- The Washington Times - Friday, February 7, 2003

White House Budget Director Mitchell E. Daniels Jr. was moved to use a four-letter word after the ranking Democrat on the Senate Budget Committee claimed that President Bush's 2001 tax cuts "played a major role" in the return of federal budget deficits.
"Well, sir, your comment moves me to use a four-letter word: bunk," Mr. Daniels said.
Sen. Kent Conrad, North Dakota Democrat, began his questioning of Mr. Daniels with the assertion that the 10-year, $1.3 billion tax cut of which only about a third has taken effect is responsible for creating the $158 billion deficit recorded by the Congressional Budget Office for 2002, and the $199 deficit predicted for 2003.
"The tax cuts have played a major role in the return to deficits and burgeoning debt," Mr. Conrad said. "That's undeniable. That's a fact."
Mr. Daniels has testified to both the House and Senate Budget committees that the deficit was created by three unforeseen factors a surprise recession that began in 2000, the terrorist attacks of September 11, 2001, and the collapse of an overly inflated stock market.
"People ought not be casual about the facts in trying to assign blame for something that really must be blamed on three circumstances that were not within the control of anyone here," Mr. Daniels said. "And as far as I know, no one had a crystal ball so clearly they could see them coming."
The pointed exchange came Wednesday in what has been a weeklong sparring match on Capitol Hill between Bush administration officials defending the president's budget priorities and the Democrats' united and coordinated opposition.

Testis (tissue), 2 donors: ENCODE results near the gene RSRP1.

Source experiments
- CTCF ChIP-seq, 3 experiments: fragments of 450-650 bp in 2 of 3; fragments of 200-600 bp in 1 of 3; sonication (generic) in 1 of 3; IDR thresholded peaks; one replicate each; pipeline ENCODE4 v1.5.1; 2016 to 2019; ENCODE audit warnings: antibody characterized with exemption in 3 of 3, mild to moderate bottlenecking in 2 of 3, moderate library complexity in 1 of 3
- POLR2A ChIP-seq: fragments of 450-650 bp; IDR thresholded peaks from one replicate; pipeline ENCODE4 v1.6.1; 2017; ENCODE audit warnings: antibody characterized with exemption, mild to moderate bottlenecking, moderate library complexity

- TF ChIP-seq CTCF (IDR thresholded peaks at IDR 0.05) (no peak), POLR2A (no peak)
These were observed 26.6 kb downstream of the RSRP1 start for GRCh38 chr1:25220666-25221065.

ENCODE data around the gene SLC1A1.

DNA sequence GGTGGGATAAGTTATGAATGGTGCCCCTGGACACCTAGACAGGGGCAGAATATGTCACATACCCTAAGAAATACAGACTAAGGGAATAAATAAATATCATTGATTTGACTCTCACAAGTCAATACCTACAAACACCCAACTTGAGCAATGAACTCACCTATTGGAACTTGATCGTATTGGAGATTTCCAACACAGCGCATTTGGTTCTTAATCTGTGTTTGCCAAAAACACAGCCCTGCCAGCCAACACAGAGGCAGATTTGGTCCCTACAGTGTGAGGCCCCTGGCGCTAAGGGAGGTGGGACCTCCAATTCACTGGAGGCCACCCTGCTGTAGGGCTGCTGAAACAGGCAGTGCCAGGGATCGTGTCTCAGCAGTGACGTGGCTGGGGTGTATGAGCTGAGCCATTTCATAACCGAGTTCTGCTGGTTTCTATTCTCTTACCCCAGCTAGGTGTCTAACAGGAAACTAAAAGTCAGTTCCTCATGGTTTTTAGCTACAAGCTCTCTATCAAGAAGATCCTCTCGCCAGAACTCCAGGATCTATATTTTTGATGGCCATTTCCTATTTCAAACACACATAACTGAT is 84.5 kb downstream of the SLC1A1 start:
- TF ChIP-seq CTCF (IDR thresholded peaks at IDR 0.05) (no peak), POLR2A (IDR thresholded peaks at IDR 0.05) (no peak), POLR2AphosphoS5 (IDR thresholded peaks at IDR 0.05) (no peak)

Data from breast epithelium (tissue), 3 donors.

Senate Minority Leader Tom Daschle said yesterday that the Democrats will offer an alternative budget that "won't come anywhere near" the deficits in the president's plan around $300 billion in each of the next two years.
"We are just formulating now the alternative," said Mr. Daschle, South Dakota Democrat. "But we can say without equivocation that we will not be driving the debt as high as it is, and may not even have one, depending on how the scoring takes place."
Mr. Daschle echoed Mr. Conrad, asserting that the president's 2001 tax cut started the country down the road to deficits, and that Mr. Bush's proposed $690 billion economic-stimulus package would turn the once-predicted $5 trillion 10-year federal surplus into a $2 trillion deficit.
"We've got to be very concerned about the $7 trillion swing that currently exists in the president's budget proposal," Mr. Daschle said. "That's unacceptable, and [the Democrats budget plan] won't come anywhere near that."
Meanwhile, the idea of shutting down the negotiations over 11 spending bills for fiscal year 2003 which began 4.5 months ago is gaining steam.
Sen. Ted Stevens, Alaska Republican and chairman of the Senate Appropriations Committee, said he will offer a continuing resolution to fund the government at 2002 levels until Oct. 1, the rest of the fiscal year, if a deal isn't reached by the end of next week.
Rep. Jim Nussle, Iowa Republican and chairman of the House Budget Committee, irritated Republican appropriators when he vowed last week to do what Mr. Stevens now advocates.
One House Appropriations Committee staffer suggested Mr. Nussle whose committee sets budget guidelines, but does not have sway over the final outcome of spending bills was speaking out of turn.
"The chairman's comments last week were meant to be a last resort. This [bill] isn't just a day or two over the deadline," said Sean M. Spicer, spokesman for Mr. Nussle. "He's still hoping it doesn't come to that."
A spokesman for Republicans on the House Appropriations Committee said Chairman C.W. Bill Young, Florida Republican, is still hopeful that the 11 remaining 2003 spending bills can emerge from conference early next week and be passed before Congress leaves town for the Presidents Day recess.

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